The decision of the Icelandic Wage Council to increase the pay of elected officials by up to 44 percent this month has been harshly criticized by a number of people, RÚV reports.
Þórunn Sveinbjarnardóttir, who heads the Association of Academics (BHM) claims it’s necessary to reevaluate laws on how the Wage Council operates and make sure it has guidelines to follow. She suggests the council should not determine the salaries of as many people or professions as it does.
“The Wage Council’s decision to increase the salaries of elected officials by hundreds of thousands of krónur serves to create havoc in the labor market,” Þórunn stated. “Up to a 44 percent increase is being determined in on step, and such a large increase is by no means in line with the salary increases offered by the state to public workers, or negotiated in the general labor market, or what is offered to university-educated people.”
The Federation of State and Municipal Employees (BSRB) strongly opposes the Wage Council’s decision. In an announcement, the federation states that if it is the will of authorities to veer off the course which had been set to ensure stability in the labor market, then it’s clear that workers will demand similar pay increases.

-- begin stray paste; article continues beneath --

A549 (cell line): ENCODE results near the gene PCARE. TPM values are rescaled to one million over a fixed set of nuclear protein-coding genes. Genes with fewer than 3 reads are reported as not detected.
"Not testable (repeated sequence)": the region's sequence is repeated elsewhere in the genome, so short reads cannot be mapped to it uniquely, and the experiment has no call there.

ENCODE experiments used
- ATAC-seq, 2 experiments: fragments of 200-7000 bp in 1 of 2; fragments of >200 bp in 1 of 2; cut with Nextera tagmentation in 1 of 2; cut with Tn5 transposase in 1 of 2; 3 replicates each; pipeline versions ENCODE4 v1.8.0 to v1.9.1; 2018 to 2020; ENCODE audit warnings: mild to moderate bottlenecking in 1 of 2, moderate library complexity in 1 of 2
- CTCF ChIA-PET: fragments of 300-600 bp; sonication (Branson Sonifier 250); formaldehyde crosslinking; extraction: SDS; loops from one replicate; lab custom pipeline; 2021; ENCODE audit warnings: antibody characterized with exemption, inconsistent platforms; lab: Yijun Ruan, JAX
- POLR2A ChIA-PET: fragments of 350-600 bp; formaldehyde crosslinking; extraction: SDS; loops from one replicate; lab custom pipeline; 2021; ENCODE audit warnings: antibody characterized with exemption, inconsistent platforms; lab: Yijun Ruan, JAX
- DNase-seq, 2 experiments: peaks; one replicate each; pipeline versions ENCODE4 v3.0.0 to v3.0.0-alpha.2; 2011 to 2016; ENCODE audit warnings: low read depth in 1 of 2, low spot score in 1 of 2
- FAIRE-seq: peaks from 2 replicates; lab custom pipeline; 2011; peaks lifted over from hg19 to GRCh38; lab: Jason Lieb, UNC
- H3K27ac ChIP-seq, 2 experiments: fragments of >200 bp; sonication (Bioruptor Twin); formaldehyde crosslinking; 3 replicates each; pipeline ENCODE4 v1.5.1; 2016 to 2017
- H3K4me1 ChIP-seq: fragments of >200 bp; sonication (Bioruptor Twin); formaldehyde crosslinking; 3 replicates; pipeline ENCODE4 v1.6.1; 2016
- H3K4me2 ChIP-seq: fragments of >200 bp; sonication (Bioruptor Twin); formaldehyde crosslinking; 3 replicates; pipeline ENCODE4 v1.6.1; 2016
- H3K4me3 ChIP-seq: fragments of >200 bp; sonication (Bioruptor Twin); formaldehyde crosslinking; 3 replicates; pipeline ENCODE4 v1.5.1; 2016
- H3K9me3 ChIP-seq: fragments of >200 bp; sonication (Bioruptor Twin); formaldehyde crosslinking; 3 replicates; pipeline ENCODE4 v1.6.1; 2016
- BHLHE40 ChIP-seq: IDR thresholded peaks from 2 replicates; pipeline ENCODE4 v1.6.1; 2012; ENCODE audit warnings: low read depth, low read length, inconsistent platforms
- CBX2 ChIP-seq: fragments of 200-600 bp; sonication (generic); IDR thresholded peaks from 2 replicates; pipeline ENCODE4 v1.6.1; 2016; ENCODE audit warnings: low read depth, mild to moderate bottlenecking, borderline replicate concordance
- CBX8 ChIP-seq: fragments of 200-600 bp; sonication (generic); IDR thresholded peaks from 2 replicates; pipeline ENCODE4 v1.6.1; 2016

BSRB would like laws regarding the Wage Council to be reevaluated and asks the council to reconsider its decision. The federation believes that if politicians are sincere when stating their willingness to maintain economic and social stability in the country, then the pay raise doesn’t make sense.
Politicians, too, have entered the debate. Reykjavík Mayor Dagur B. Eggertsson would like MPs to intervene. In his opinion, the Wage Council’s decision has jeopardized the cooperation of authorities and unions on wage issues. In his mind, stability in society is at stake. Dagur has asked that the salary of city officials not be raised in accordance with the pay raise of the MPs and the president.
Other politicians have criticized the pay raise, among them Pirate MP Birgitta Jónsdóttir.
It turns out that three out of the Wage Council’s five members are elected by Alþingi, the Icelandic parliament. One is elected by the minister of finance.